TABLE II______________________________________Prepolymer-Adhesive Tensile Tensile Lap Shear, psiFormulation psi Steel Aluminum______________________________________A 3300 2100 2390B 5715 3315 3275C 5135 2160 2065D 5970 3140 3415______________________________________
As the above formulations can be of very low viscosity (less than 1000 cps, if desired), which is advantageous in certain retaining-bonding applicatons, A and B formulations were tested for compressive shear strength.
TABLE III______________________________________ Compressive Shear, psiPrepolymer Room Temperature 400° F______________________________________A 1675 230B 3830 215______________________________________
Another distinct advantage of the present prepolymers is their ability to cure through gaps, e.g., 10 mils or more. Table IV presents tensile shear data and impact strengths for prepolymers B and D. Except for the instances noted in the table, cure was achieved at room temperature. Surfaces used for room temperature testing were primed with a tetramethyl thiourea activator known to the art. Cure time at 20 mils was 24 hours.
TABLE IV______________________________________ Tensile Lap Shear, psi Impact Strength,Prepolymer- 20-mil gap gap ft. lbs./sq. in.Adhesive Steel Aluminum 0-mil gap 20-milFormulation laps laps heat cure* gap______________________________________B 1825 1765 12.7 10.9D 1950 2215 13.2 11.1______________________________________ *200° F, 90 minutes
An adhesive formulation was prepared using prepolymer A (Table I) according to the procedure of Example 6, except that 5 percent (based on total formulation weight) of benzoyl peroxide was substituted for the CHP and saccharine. A 2-5 mil thick film of the formulation was spread on a steel strip which was placed in a 200° F oven for 11/2 hours, then cooled to room temperature. The formulation cured to a dry, soft film.
A tensile lap shear test (with steel) was performed with this formulation according to the ASTM procedure mentioned in Example 7. Heat cure was applied (200° F, 11/2 hours) resulting in a bond strength of 2545 psi.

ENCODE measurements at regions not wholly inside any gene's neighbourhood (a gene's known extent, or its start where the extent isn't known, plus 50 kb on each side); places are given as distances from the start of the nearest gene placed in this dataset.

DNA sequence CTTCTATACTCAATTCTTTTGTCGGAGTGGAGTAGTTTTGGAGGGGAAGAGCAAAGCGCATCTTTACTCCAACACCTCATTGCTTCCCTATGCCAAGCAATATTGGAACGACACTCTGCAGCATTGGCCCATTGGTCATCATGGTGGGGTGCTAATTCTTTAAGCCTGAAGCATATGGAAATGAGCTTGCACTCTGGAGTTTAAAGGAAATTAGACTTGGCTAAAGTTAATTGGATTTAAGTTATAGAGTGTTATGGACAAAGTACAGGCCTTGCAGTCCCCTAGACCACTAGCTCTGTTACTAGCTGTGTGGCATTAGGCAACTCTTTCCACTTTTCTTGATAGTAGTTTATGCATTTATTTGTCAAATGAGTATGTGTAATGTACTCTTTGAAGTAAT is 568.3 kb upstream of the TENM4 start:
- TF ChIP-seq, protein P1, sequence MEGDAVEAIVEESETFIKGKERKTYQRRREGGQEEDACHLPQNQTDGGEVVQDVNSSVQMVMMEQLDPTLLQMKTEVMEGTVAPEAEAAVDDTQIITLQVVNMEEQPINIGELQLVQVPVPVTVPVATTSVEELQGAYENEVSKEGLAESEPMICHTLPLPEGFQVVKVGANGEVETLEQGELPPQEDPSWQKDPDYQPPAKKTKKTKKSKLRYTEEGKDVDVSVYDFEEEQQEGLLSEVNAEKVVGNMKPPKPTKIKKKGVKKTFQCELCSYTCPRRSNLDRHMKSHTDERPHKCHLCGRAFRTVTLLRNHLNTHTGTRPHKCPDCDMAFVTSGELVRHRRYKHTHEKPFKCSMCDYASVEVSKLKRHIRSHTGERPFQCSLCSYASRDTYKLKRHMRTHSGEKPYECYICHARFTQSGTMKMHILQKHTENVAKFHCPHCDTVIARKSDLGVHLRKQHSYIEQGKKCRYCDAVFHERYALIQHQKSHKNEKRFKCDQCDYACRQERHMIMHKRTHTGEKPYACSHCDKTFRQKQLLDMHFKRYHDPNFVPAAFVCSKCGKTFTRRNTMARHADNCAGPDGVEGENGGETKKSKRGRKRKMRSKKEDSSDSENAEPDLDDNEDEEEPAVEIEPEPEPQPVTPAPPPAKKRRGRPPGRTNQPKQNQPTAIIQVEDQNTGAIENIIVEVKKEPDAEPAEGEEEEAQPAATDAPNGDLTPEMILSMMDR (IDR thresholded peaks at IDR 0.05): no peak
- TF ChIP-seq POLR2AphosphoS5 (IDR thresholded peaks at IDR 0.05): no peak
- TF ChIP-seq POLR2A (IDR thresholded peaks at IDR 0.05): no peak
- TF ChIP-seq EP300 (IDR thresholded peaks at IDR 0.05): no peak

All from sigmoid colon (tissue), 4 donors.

A curable formulation was prepared using prepolymer A (Table I) similar to the procedure of Example 6, except that 5% (based on total formulation weight) of benzophenone was substituted for the CHP and saccharine. A 2-5 mil thick film of the formulation was spread on a piece of glass and exposed to ultraviolet radiation. The UV source was a 400-watt mercury vapor bulb housed in a "Porta-Cure 400" lamp, both bulb and lamp manufactured by American Ultraviolet Co. The UV source was adjusted to provide 6000 microwatts of radiation intensity at the film. After 4 minutes of exposure, the formulation had cured to a tacky film and after 10 minutes of exposure, the formulation had cured to a hard, dry film.
The same formulation was used to assemble a lap shear test specimen, except that glass strips were used in place of steel. The specimen was exposed to UV radiation of 6,000 microwatts at the bond line. In about 30 seconds, the glass strips had become fixtured (could not be moved by hand relative to each other).
|Cited Patent||Filing date||Publication date||Applicant||Title|
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|U.S. Classification||525/528, 528/76, 525/451, 525/529, 522/46, 528/75, 522/97, 522/96|
|International Classification||C08F299/06, C09J4/00, C08L33/02, C08F290/00, C09D175/04, C08L27/00, C08L1/00, C09J4/02, C08L77/00, C09K3/10, C08L75/00, C08L33/00, C08G18/67, C09J175/16, C08L51/00, C08L51/02, C08F299/00, C08G18/63, C08G18/00, C08G18/80|
|Cooperative Classification||C09J175/16, C08F299/06, C08G18/632, C08G18/672, C08G18/8038, C08G18/8012|
|European Classification||C08G18/67B4, C09J175/16, C08F299/06, C08G18/63G, C08G18/80B3F, C08G18/80B3D2|